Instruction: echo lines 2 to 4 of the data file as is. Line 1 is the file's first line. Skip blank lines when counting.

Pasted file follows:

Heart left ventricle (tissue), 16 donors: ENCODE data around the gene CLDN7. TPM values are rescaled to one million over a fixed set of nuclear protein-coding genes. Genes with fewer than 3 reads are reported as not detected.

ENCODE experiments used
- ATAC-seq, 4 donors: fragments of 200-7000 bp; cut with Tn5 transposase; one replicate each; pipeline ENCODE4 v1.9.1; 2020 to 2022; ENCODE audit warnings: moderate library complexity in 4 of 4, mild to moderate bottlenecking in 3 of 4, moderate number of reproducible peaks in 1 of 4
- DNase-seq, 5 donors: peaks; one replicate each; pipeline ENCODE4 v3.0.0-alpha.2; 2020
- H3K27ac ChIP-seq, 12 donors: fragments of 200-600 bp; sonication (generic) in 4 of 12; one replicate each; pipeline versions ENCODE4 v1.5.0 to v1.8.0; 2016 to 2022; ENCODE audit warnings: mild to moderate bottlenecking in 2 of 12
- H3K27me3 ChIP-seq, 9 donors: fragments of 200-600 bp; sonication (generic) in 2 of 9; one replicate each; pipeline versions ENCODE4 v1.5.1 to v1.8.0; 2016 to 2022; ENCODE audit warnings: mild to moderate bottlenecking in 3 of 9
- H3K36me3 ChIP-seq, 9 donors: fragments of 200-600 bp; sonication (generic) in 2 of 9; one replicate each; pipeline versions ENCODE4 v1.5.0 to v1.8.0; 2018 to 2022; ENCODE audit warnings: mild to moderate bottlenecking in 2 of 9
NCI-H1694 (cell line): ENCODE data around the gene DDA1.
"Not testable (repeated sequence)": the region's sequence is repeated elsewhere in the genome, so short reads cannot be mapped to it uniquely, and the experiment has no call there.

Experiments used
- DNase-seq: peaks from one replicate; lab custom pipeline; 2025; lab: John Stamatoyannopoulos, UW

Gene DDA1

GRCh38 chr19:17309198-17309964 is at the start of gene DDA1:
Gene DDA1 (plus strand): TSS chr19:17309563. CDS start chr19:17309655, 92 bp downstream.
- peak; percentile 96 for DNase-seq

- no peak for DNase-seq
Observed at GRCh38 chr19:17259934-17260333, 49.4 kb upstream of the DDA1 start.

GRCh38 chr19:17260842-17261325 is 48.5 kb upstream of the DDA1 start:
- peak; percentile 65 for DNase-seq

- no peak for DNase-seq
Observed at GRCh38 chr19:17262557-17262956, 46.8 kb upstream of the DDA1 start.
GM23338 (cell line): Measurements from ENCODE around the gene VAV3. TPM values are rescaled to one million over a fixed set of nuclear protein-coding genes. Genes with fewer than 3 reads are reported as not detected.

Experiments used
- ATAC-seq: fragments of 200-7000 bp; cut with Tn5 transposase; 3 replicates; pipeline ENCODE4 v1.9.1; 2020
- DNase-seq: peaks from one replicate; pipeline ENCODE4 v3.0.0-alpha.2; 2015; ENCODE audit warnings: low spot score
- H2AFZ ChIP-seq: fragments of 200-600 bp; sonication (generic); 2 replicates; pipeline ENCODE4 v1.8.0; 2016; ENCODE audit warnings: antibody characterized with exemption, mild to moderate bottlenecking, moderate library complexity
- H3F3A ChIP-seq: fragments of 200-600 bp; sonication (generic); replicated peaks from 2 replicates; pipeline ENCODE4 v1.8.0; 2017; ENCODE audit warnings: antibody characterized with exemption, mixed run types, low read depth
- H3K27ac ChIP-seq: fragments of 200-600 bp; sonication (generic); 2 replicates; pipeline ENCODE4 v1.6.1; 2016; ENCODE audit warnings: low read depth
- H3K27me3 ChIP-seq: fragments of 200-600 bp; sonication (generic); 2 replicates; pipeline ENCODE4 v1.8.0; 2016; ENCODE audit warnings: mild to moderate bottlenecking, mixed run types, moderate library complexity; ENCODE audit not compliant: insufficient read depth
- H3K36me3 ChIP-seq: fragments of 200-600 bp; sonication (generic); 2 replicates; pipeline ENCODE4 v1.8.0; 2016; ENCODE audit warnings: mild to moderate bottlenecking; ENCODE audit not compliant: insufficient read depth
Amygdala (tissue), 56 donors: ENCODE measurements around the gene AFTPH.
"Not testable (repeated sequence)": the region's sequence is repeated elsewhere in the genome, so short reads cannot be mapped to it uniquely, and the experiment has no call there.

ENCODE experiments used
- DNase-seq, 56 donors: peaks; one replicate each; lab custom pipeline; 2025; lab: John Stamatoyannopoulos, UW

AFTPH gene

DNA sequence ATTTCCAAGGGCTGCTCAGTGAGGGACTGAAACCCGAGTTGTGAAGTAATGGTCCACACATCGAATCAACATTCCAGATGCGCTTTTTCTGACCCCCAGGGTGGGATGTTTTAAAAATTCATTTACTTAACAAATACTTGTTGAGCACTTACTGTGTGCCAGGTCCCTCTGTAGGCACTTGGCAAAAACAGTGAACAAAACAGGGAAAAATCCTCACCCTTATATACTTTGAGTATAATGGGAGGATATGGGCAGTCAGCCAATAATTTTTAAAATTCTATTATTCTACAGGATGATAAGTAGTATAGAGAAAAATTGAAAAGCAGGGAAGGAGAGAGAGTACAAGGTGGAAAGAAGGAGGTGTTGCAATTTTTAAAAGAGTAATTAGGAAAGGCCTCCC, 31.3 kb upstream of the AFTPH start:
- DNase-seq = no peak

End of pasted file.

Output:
ENCODE experiments used
- ATAC-seq, 4 donors: fragments of 200-7000 bp; cut with Tn5 transposase; one replicate each; pipeline ENCODE4 v1.9.1; 2020 to 2022; ENCODE audit warnings: moderate library complexity in 4 of 4, mild to moderate bottlenecking in 3 of 4, moderate number of reproducible peaks in 1 of 4
- DNase-seq, 5 donors: peaks; one replicate each; pipeline ENCODE4 v3.0.0-alpha.2; 2020